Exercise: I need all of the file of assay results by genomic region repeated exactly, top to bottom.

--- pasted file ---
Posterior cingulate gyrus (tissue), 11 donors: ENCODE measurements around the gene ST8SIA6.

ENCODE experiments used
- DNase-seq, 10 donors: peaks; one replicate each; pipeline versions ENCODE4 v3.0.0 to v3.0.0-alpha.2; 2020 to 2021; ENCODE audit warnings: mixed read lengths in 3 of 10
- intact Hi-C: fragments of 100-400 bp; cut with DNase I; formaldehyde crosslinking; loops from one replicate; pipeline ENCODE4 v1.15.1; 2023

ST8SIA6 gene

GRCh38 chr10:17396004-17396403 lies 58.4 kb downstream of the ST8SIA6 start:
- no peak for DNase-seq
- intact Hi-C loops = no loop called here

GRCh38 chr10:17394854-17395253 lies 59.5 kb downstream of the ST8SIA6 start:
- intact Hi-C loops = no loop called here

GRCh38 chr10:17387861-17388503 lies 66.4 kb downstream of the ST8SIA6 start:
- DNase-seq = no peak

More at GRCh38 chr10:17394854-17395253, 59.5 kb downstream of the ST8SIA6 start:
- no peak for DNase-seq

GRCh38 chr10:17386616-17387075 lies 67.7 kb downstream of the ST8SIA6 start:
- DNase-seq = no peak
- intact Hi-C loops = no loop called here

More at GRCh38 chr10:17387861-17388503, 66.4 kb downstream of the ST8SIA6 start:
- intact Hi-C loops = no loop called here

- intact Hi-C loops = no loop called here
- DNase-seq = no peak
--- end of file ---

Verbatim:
Posterior cingulate gyrus (tissue), 11 donors: ENCODE measurements around the gene ST8SIA6.

ENCODE experiments used
- DNase-seq, 10 donors: peaks; one replicate each; pipeline versions ENCODE4 v3.0.0 to v3.0.0-alpha.2; 2020 to 2021; ENCODE audit warnings: mixed read lengths in 3 of 10
- intact Hi-C: fragments of 100-400 bp; cut with DNase I; formaldehyde crosslinking; loops from one replicate; pipeline ENCODE4 v1.15.1; 2023

ST8SIA6 gene

GRCh38 chr10:17396004-17396403 lies 58.4 kb downstream of the ST8SIA6 start:
- no peak for DNase-seq
- intact Hi-C loops = no loop called here

GRCh38 chr10:17394854-17395253 lies 59.5 kb downstream of the ST8SIA6 start:
- intact Hi-C loops = no loop called here

GRCh38 chr10:17387861-17388503 lies 66.4 kb downstream of the ST8SIA6 start:
- DNase-seq = no peak

More at GRCh38 chr10:17394854-17395253, 59.5 kb downstream of the ST8SIA6 start:
- no peak for DNase-seq

GRCh38 chr10:17386616-17387075 lies 67.7 kb downstream of the ST8SIA6 start:
- DNase-seq = no peak
- intact Hi-C loops = no loop called here

More at GRCh38 chr10:17387861-17388503, 66.4 kb downstream of the ST8SIA6 start:
- intact Hi-C loops = no loop called here

- intact Hi-C loops = no loop called here
- DNase-seq = no peak